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Abstract

The cadastral data, including land parcels, are the basic reference data for presenting various objects collected in spatial databases. Easy access to up-to-date records is a very important matter for the individuals and institutions using spatial data infrastructure. The primary objective of the study was to check the current accessibility of cadastral data as well as to verify how current and complete they are. The author started researching this topic in 2007, i.e. from the moment the Team for National Spatial Data Infrastructure developed documentation concerning the standard of publishing cadastral data with the use of the WMS. Since ten years, the author was monitoring the status of cadastral data publishing in various districts as well as participated in data publishing in many districts. In 2017, when only half of the districts published WMS services from cadastral data, the questions arise: why is it so and how to change this unfavourable status? As a result of the tests performed, it was found that the status of publishing cadastral data is still far from perfect. The quality of the offered web services varies and, unfortunately, many services offer poor performance; moreover, there are plenty services that do not operate at all.
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Abstract

The graphical user interface (GUI) and the functionality of various global map services in the context of responsive web design were compared in the article. The analysis included: the number and arrangement of buttons on the start screen, available map layers, waypoints and means of transport for searched routes on four screens of various sizes: the desktop computer, laptop, tablet, and smartphone screen. Having compared the interface and the functionality of eight global map services (Baidu Maps, Google Maps, HereWeGo, Bing Maps, Open Street Map, Map Quest, 2Gis, Yandex Maps), authors draw conclusions concerning responsive web design. Despite the fact that specific map services differ, there are some common features making a good example of the adaptation of the graphical user interface to the device on which the map is presented. Global map services, regardless of the display size, use the same interactive tools that are graphically similar. Among those graphic similarities, one can distinguish two or three graphical styles representing a single function. Two versions of the interface can be observed – the desktop and mobile type. Adaptation to devices such as laptops or tablets assumes that only the screen decreases but the interface and the functionality remains relatively unchanged. Real responsiveness occurs only when service is displayed on a smartphone display.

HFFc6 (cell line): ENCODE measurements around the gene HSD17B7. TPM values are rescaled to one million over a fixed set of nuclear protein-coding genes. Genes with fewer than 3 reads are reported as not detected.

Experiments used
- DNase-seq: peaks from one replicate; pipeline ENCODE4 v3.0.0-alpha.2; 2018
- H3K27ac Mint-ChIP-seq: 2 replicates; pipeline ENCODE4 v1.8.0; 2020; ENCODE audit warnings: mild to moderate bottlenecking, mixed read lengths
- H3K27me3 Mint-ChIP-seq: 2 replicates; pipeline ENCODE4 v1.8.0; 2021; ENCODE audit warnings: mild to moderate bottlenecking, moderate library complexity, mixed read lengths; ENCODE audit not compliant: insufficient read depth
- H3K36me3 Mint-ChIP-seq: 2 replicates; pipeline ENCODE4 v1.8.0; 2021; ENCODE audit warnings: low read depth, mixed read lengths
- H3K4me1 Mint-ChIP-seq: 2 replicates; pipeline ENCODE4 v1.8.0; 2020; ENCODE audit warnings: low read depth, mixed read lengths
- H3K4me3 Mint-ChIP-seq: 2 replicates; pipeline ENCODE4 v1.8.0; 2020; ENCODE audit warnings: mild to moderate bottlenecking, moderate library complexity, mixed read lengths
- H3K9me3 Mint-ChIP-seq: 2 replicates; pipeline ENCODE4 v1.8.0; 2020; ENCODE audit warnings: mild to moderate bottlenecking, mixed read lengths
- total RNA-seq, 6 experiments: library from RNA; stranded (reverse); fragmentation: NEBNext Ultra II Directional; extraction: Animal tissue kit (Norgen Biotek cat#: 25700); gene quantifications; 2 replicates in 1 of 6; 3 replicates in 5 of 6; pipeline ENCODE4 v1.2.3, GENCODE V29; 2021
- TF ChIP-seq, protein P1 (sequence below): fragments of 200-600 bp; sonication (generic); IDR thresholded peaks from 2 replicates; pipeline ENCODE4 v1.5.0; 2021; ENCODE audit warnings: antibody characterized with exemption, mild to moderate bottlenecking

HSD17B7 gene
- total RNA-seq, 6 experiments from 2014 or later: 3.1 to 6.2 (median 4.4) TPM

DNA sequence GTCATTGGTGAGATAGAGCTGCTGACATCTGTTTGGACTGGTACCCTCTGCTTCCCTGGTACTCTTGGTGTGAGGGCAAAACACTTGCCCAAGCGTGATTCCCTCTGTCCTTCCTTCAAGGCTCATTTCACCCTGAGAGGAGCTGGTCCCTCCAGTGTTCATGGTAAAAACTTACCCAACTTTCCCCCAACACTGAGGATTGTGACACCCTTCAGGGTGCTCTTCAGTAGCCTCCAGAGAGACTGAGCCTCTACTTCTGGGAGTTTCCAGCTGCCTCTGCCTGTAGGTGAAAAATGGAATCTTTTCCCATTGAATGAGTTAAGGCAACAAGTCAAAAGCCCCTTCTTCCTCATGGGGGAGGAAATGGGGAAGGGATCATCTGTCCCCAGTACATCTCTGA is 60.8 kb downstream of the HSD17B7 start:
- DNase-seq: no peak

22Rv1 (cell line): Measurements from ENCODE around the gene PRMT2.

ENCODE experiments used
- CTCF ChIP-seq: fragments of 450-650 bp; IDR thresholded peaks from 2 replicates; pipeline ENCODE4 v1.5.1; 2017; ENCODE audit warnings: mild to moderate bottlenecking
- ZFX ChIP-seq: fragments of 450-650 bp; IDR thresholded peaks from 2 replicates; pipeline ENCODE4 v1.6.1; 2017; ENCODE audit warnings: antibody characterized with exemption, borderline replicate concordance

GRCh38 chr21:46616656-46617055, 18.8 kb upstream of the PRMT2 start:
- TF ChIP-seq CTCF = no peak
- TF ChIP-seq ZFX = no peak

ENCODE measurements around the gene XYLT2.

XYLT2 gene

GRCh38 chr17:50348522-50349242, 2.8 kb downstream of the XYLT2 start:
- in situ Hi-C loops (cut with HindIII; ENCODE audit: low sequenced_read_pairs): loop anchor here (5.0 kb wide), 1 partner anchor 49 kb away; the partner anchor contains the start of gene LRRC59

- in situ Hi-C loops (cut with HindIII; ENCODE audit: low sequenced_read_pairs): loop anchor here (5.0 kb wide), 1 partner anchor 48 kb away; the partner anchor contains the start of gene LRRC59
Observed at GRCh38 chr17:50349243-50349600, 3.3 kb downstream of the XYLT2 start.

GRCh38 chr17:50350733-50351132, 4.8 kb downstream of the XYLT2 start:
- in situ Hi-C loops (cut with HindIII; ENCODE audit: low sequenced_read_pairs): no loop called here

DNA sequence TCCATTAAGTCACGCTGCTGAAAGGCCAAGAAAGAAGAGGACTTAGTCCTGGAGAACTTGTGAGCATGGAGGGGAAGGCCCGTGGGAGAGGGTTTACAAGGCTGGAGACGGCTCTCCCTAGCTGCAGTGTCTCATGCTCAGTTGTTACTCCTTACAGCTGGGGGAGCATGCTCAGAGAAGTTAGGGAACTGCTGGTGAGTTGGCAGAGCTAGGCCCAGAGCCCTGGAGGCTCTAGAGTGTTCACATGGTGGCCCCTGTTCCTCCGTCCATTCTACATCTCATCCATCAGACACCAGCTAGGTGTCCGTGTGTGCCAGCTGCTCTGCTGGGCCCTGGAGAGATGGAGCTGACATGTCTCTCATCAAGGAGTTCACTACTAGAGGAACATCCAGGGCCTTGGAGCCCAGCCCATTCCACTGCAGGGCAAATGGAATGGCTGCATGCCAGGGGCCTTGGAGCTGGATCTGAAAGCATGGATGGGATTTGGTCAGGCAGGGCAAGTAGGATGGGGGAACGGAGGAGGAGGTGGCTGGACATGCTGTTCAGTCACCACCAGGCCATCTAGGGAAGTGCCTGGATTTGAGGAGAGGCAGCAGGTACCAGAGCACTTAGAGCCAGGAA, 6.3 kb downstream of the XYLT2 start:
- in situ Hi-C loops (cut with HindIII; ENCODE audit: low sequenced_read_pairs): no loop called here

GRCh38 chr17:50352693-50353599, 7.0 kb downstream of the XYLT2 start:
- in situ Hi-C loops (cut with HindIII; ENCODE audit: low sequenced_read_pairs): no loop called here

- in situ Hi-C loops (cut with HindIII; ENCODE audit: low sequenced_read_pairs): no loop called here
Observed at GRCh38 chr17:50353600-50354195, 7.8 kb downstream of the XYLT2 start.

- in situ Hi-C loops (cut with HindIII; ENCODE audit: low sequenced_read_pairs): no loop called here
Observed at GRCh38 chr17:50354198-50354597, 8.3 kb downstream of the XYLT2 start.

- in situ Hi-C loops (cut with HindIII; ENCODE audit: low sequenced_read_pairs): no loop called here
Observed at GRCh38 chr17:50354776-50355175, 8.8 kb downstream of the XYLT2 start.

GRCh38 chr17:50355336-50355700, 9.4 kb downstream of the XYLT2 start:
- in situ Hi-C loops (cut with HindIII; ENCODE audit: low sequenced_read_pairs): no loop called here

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Abstract

Telemedicine is one of the most innovative and promising applications of technology in contemporary medicine. Telemedical systems, a sort of distributed measurement systems, are used for continuous or periodic monitoring of human vital signals in the environment of living. This approach has several advantages in comparison to traditional medical care: e.g. patients experience fewer hospitalizations, emergency room visits, lost time from work, the costs of treatment are reduced, and the quality of life is improved. Currently, chronic respiratory diseases comprise one of the most serious public health problems. Simultaneously patients suffering from these diseases are well suitable for home monitoring. This paper describes the design and technical realization of a telemedical system that has been developed as a platform suitable for monitoring patients with chronic pulmonary diseases and fitted to Polish conditions. The paper focuses on the system's architecture, included medical tests, adopted hardware and software, and preliminary internal evaluation. The performed tests demonstrated good overall performance of the system. At present further work goes on to put it into practice.
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Abstract

The fundamental importance of cartographic signs in traditional maps is unquestionable, although in the case of multimedia maps their key function is not so obvious. Our aim was to search the problem of cartographic signs as a core of multimedia maps prepared by non-cartographer in on-line Map Services. First, pre-established rules for multimedia map designers were prepared emphasizing the key role of the cartographic signs and habits of Web-users. The comparison of projects completed by a group of designers led us to the general conclusion that a cartographic sign should determine the design of a multimedia map in on-line Map Services. Despite the selection of five different map topics, one may list the general characteristics of the maps with a cartographic sign in the core.
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